Combing for Head Lice

Study finds it's a more effective treatment than over-the-counter chemicals

Steven Reinberg

Steven Reinberg

Updated on April 04, 2006

FRIDAY, Aug. 5, 2005 (HealthDay News) -- Combing wet hair with a fine-tooth comb is a more effective treatment for head lice than over-the-counter chemical products, a new British study finds.

The discovery is important because head lice are showing increasing resistance to over-the-counter treatments, according to the researchers.

Head lice are tiny, wingless insects that feed on small amounts of blood. And they are easily spread, particularly among children, through close contact and sharing personal items such as hats.

Common chemical head lice remedies such as Nix and malathion appear to be increasingly ineffective against head lice. Nix cured only 10 percent of head lice cases and malathion only 17 percent, the investigators found.

"Our study confirms that developing insecticide resistance in head lice to the main two actives used in pediculicides -- organophosphates and pyrethroids -- makes them very ineffective," said lead researcher Nigel Hill, the head science officer in the department of infectious and tropical diseases at the London School of Hygiene and Tropical Medicine.

"Whilst I feel many parents and health professionals already believed this to be the case, our study has shown just how low success rates with these products really are," he added.

The study results appear in the Aug. 4 online edition of the British Medical Journal.

In their study, Hill and his team compared chemical treatments with a product sold in Great Britain called the "Bug Buster kit." Each kit includes special combs that remove lice and nits, and the instructions call for using the combs along with hair conditioner while the hair is wet. Hair washing and combing is supposed to be done four times over a two-week period.

During the study, 126 children with head lice were assigned to treatment with the Bug Buster kit or the insecticide treatments. The researchers looked for head lice two to four days after the end of treatment.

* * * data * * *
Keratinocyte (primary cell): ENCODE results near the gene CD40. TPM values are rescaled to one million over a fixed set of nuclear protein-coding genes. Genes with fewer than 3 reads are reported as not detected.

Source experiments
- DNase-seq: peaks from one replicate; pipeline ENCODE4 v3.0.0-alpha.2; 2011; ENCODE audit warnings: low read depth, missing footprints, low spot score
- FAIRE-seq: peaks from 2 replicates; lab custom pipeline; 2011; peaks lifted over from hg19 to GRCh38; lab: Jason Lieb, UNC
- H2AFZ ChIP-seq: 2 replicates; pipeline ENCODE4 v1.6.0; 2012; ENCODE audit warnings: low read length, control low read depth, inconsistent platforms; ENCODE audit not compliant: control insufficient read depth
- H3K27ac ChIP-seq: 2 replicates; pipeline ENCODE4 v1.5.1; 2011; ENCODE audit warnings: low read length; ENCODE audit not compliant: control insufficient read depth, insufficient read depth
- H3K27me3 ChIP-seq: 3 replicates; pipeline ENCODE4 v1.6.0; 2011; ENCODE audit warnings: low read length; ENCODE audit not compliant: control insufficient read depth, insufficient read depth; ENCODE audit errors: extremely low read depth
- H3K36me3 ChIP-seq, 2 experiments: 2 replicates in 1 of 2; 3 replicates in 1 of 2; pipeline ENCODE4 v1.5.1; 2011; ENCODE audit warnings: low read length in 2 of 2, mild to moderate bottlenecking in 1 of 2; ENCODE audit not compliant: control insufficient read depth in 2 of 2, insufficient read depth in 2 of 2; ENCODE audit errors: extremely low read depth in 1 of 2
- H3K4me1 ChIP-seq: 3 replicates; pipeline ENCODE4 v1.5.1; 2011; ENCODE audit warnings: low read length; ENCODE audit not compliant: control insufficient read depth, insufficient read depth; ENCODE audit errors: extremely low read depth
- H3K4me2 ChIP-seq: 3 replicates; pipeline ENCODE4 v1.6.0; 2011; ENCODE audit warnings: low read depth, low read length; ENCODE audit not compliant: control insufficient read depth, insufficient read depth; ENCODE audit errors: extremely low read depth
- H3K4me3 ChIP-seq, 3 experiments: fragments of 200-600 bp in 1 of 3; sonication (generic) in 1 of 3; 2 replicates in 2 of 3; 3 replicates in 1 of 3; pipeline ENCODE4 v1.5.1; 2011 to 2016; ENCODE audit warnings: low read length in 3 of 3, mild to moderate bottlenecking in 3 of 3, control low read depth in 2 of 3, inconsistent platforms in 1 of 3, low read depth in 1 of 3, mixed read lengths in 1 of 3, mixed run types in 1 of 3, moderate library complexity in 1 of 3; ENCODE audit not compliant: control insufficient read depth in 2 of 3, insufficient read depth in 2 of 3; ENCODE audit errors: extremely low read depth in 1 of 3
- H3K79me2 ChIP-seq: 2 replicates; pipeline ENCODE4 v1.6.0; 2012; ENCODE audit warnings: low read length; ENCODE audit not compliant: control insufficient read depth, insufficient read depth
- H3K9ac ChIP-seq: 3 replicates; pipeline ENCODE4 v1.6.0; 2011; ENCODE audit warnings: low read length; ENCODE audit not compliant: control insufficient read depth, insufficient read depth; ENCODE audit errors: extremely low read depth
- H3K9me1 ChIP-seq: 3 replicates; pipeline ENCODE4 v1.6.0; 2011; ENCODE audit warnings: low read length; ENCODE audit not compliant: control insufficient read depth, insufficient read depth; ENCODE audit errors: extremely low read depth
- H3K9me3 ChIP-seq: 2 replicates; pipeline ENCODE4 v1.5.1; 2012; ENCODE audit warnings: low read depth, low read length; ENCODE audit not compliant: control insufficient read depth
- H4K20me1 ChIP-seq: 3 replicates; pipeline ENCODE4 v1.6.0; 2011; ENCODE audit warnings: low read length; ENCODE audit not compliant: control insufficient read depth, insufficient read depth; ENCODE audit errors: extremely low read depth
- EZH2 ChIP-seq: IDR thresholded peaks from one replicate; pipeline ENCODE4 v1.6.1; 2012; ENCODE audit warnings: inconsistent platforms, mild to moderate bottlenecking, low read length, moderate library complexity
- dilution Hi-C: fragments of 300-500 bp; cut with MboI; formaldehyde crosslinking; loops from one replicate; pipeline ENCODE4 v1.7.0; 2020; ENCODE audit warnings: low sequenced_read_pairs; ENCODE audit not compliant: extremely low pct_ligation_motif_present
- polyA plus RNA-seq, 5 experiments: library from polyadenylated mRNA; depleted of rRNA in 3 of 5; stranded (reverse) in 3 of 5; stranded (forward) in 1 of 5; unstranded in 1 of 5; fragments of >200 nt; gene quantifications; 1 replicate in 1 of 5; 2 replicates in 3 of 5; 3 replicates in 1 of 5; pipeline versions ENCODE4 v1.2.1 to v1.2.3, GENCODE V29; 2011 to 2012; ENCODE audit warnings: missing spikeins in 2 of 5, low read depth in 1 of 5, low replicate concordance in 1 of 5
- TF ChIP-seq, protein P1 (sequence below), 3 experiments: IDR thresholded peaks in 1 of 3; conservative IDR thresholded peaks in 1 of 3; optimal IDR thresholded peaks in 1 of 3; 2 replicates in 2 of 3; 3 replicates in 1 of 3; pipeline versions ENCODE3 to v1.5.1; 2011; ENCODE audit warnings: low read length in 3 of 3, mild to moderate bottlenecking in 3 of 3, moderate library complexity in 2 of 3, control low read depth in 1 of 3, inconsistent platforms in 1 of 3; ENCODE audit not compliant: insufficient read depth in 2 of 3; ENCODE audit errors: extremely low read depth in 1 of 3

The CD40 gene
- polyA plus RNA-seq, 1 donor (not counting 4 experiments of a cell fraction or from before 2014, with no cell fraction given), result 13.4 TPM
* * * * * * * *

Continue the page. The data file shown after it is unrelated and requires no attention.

Hill's team found that the Bug Buster kit was four times more effective in curing a head lice infestation than the chemical products. The cure rate for the kit was 57 percent, they reported.

"This is the first hard evidence that the methodical use of a well-designed fine-tooth comb in wet and conditioned hair can break the life cycle and effectively eradicate lice," Hill said. "So-called wet combing with conditioner has been widely advocated for several years as a treatment, but with no real evidence it worked. Our study shows clearly it is a viable alternative to current medicated treatments."

The researchers realize that the Bug Buster results aren't totally satisfactory. "Some may consider that the cure rate of only 57 percent we detected with the Bug Buster kit is still unacceptable and may not provide an efficient treatment against head lice," the authors wrote.

"We would like to see manufacturers of insecticidal compounds and formulators of pediculicidal products urgently address the need for novel actives to be registered for use against head lice," Hill said. "There are already candidate compounds which are likely to be 100 percent effective, and every effort should be made to bring these to market as soon as possible."

One expert believes the new study demonstrating the emergence of chemical-resistant head lice could foreshadow problems in the United States.

"There is a scary lesson to the American public in this study," said Dr. Dale Lawrence Pearlman, of Family Dermatology in Menlo Park, Calif., and inventor of a nontoxic head lice treatment, called Nuvo.

"The study concludes that in a country like England, which has extensively used nerve poison-based stuff, you're going to produce a population of head lice that are mean, ornery and not killable with nerve poisons," he said.

Pearlman noted that in the United States, Nix is already considered unreliable for treating head lice. Malathion, which has just been released for use in the United States, may also breed resistant head lice like those seen in the British study.

"Their result with Bug Busting suggests that you can cure about half the kids," Pearlman said. "That's a disappointing number. In addition, what happens two months later? It means that they can get re-infested by the kids that Bug Buster didn't cure."

Pearlman believes the answer to head lice lies in the development of nontoxic approaches that the lice cannot become resistant to.

"There is also the very scary scenario that parents can expect that the more neurotoxic products are used in America, the more we are going to have a problem of resistance like the British," Pearlman said.

More information

The National Pediculosis Association can tell you more about head lice.

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